|Titre :||Alcohol use in pregnancy and its impact on the mother and child (2020)|
|Auteurs :||J. L. OEI|
|Type de document :||Article : Périodique|
|Dans :||Addiction (Vol.115, n°11, November 2020)|
|Article en page(s) :||2148-2163|
|Discipline :||PRO (Produits, mode d'action, méthode de dépistage / Substances, action mode, screening methods)|
Thésaurus TOXIBASEALCOOL ; SYNDROME D'ALCOOLISATION FOETALE ; GROSSESSE ; MERE ; ENFANT ; FACTEUR DE RISQUE ; ALLAITEMENT ; EPIDEMIOLOGIE ; SYMPTOME ; MECANISME D'ACTION
AIMS: To review the impact of prenatal alcohol exposure on the outcomes of the mother and child.
DESIGN: Narrative review.
SETTING: Review of literature.
PARTICIPANTS: Mothers and infants affected by prenatal alcohol use.
MEASUREMENTS: Outcomes of mothers and children.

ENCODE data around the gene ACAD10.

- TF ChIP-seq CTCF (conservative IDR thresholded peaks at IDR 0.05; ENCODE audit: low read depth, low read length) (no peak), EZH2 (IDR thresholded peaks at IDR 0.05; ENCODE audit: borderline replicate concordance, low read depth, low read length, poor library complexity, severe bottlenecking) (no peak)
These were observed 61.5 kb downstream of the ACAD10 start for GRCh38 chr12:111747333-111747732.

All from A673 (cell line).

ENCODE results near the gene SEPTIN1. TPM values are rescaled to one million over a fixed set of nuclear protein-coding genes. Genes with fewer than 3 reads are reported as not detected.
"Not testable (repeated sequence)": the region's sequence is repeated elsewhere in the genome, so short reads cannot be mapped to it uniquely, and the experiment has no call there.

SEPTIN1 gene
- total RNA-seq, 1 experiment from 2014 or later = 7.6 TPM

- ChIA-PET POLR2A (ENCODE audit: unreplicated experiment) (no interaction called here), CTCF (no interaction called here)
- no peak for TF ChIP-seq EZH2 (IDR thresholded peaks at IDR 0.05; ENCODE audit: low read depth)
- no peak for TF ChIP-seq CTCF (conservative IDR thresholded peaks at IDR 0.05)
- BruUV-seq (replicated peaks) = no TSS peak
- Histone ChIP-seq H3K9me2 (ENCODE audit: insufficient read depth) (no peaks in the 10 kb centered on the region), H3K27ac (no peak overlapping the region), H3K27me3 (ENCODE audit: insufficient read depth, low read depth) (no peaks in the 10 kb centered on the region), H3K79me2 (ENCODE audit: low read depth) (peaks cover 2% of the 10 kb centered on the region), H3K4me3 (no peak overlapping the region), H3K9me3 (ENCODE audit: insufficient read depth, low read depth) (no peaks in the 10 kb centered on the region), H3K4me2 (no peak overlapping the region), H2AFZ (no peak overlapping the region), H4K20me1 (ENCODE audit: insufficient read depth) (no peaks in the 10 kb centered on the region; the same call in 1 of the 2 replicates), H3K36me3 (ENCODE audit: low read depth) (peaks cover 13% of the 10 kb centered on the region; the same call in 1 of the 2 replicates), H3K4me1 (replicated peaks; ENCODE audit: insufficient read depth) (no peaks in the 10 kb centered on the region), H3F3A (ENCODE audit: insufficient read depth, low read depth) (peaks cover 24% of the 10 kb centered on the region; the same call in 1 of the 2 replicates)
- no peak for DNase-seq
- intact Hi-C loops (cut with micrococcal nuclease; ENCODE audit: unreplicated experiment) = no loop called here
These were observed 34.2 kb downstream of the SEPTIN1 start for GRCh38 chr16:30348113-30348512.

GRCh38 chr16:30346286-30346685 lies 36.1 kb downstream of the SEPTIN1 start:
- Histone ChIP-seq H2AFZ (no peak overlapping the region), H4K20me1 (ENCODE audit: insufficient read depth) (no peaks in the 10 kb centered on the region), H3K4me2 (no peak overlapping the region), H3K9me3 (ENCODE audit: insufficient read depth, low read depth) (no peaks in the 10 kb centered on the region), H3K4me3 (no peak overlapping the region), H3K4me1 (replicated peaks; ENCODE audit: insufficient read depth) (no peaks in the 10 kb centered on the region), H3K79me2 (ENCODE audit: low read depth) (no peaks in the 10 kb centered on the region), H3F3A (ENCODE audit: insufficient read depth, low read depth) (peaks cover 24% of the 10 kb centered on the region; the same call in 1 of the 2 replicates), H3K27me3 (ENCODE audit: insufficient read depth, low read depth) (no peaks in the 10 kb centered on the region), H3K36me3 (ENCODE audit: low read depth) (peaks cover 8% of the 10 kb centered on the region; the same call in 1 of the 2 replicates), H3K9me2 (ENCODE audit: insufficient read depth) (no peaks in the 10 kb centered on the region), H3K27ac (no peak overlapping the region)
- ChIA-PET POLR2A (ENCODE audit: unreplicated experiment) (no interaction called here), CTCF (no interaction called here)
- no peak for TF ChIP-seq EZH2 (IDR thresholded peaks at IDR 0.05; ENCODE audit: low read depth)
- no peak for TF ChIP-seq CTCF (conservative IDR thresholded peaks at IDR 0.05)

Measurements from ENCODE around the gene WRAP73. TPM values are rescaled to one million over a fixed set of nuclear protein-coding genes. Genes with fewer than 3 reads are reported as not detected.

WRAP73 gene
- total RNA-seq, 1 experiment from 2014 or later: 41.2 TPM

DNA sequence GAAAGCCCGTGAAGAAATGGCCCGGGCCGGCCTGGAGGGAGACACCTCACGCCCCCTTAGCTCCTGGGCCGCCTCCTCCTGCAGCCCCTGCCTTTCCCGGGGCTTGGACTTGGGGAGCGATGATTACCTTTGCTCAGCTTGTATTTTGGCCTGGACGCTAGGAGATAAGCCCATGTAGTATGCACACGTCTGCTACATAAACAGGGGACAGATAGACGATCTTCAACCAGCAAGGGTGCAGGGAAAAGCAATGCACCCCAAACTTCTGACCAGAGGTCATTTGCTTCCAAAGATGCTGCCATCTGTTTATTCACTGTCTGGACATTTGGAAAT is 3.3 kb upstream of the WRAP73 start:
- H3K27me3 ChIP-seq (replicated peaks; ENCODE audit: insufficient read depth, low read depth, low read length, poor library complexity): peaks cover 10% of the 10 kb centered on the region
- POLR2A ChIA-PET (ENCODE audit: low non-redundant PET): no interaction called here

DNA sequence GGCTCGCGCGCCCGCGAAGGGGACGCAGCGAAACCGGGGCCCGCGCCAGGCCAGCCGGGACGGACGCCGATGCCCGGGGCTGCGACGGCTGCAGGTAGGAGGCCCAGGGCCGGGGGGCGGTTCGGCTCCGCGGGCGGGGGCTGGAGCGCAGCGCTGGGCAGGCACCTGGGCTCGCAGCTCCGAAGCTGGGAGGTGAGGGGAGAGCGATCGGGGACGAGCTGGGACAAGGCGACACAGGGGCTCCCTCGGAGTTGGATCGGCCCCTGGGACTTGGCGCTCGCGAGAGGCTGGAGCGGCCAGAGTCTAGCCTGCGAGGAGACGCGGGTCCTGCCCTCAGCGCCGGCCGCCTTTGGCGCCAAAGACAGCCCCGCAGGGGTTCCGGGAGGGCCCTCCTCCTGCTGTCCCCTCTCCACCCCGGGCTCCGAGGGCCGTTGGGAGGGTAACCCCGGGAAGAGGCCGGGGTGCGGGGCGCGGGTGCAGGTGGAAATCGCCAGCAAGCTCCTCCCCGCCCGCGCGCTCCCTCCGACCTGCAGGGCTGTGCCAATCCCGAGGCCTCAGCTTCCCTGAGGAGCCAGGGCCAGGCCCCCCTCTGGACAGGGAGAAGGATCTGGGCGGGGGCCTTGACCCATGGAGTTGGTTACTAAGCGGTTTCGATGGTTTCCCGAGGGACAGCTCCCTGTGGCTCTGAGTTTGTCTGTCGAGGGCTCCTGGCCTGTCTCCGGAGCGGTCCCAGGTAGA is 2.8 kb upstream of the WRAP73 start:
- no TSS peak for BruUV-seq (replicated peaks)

FINDINGS: Prenatal alcohol exposure is one of the most important causes of preventable cognitive impairment in the world. The developing neurological system is exquisitely sensitive to harm from alcohol and there is now also substantial evidence that alcohol-related harm can extend beyond the individual person, leading to epigenetic changes and intergenerational vulnerability and disadvantage. There is no known safe level or timing of drinking for pregnant or lactating women and binge drinking (> four drinks within 2 hours for women) is the most harmful. Alcohol-exposure increases the risk of congenital problems, including Fetal Alcohol Spectrum Disorder (FASD) and its most severe form, Fetal Alcohol Syndrome (FAS).
CONCLUSION: The impact of FASD and FAS is enduring and life-long with no current treatment or cure. Emerging therapeutic options may mitigate the worst impact of alcohol exposure but significant knowledge gaps remain. This review discusses the history, epidemiology and clinical presentations of prenatal alcohol exposure, focusing on FASD and FAS, and the impact of evidence on future research, practice and policy directions.
|Domaine :||Alcool / Alcohol|
|Sous-type de document :||Revue de la littérature / Literature review|
|Refs biblio. :||199|
|Affiliation :||School of Women's and Children's Health, University of New South Wales, Randwick, NSW, Australia|